I am one of many who have begun walking the journey ... aging parents and loved ones who have alzheimer/dementia - a difficult, heart-wrenching journey. It's amazing how many lives it touches. I have found comfort in words and in writing ... and in my search to learn more I found this book "Beyond Forgetting: Poetry and Prose about Alzheimer's Disease."
It gives me comfort to know i'm not alone. Yet I remain haunted by the fear that consumes my mom .... she is on her way back to the Philippines. She has been begging us to bring her back home. I pray we have made the right decision.
"Beyond Forgetting is a unique collection of poetry and short prose about Alzheimer's disease written by 100 contemporary writers--doctors, nurses, social workers, hospice workers, daughters, sons, wives, and husbands--whose lives have been touched by the disease. Through the transformative power of poetry, their words enable the reader to move "beyond forgetting," beyond the stereotypical portrayal of Alzheimer's disease to honor and affirm the dignity of those afflicted .... "
and Holly Hughes in the preface shares:
"My mother died of Alzheimer's disease at dusk on the last day of April in 2001. At 75, she was still in good physical health--she had danced a polka just a few weeks before--so her death from this disease seemed all the more tragic. For my family, her illness had been a slow process of subtraction, as we lost her one brain cell, one synapse at a time. She had been an articulate, vivacious woman, and we had to watch her lose not just her memory but all that went with it--intelligence, judgment, dignity--all that we believe makes us conscious human beings. As the disease took away more and more of the person I'd known as my mother, I had to look hard to see what was left. I tried to be with her where she was, but she drifted out of reach of reason, of our accepted ways of being in the world. How could I stay beside her in this journey? Words may have failed her, but I still had them. As with any grief that feels unspeakable, I turned to poetry.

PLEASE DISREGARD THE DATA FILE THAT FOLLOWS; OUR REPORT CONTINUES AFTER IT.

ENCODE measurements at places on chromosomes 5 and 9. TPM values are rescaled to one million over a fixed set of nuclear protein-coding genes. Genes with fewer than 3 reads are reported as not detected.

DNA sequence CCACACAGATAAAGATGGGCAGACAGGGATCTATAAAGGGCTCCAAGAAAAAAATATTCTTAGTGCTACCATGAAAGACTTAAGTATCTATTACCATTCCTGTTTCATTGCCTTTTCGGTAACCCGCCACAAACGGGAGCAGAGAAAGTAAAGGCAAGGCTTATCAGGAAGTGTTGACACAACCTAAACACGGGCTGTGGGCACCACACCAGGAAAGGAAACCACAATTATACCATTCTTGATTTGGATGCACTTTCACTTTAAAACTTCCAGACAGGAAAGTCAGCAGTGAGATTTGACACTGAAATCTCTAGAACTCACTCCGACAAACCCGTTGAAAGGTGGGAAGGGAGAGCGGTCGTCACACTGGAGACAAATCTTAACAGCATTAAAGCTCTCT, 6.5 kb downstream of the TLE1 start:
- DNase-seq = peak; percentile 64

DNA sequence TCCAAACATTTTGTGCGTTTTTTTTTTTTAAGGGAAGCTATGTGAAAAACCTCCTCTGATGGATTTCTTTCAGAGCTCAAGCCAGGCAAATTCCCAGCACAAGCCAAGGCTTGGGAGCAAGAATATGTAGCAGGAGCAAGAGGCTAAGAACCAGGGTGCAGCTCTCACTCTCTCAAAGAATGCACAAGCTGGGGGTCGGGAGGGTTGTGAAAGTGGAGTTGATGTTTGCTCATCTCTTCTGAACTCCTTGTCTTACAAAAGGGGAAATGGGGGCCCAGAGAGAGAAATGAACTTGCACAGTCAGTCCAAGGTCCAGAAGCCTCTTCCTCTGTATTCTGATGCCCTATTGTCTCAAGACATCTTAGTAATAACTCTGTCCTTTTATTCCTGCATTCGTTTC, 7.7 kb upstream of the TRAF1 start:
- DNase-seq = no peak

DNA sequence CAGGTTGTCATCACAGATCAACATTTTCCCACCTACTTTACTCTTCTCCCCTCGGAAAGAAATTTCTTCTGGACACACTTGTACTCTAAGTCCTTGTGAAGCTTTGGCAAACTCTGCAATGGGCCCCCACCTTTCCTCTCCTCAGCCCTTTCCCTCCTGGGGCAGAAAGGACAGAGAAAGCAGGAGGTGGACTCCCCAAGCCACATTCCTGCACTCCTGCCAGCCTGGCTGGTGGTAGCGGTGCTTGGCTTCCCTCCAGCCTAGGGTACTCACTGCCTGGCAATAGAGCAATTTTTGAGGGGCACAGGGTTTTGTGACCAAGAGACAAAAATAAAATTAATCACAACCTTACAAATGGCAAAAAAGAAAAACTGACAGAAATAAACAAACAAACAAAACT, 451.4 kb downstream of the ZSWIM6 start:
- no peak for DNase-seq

Gradually, the practice of writing gave me entry into another world, a world larger than the small room where my mother's life ended. Writing poems made it possible to see that even in the darkest stretches, there were still moments of grace: her delight in seeing the scarlet flash of a cardinal at the feeder; rare glimmers of recognition in her blue eyes; funny conversations as the letters of her alphabet piled up. The losses may have been beyond imagining, but so were the unexpected gifts. Because she no longer had a past or future, she showed us how to live in the present.
Writing poems became a way to witness honestly while reminding me to dwell in the present alongside my mother. In our culture, we often talk about dementia only in the abstract, as a label, not in all its bittersweet concreteness. Many of us grew up hearing about relatives who, approaching the end of their lives, were "not quite there," "a little off," "touched." Now, because it is touching so many lives, Alzheimer's disease forces us to acknowledge it. .....
In her essay, "Poetry and Uncertainty," Jane Hirshfield writes of the role of poetry in allowing us to enter into the unknown: "Poetry comes into being as a response to a kind of fracture of knowing and sureness: from not understanding, yet still meeting what arrives." The writers in this collection have done just that, meeting what arrives with courage and tenderness. Hirshfield also suggests how poetry might provide solace: "In entering the imaginative, metaphoric, or narrative expression of another, even if it is the expression of pain, longing or fear, you find yourself less lonely, accompanied in this life."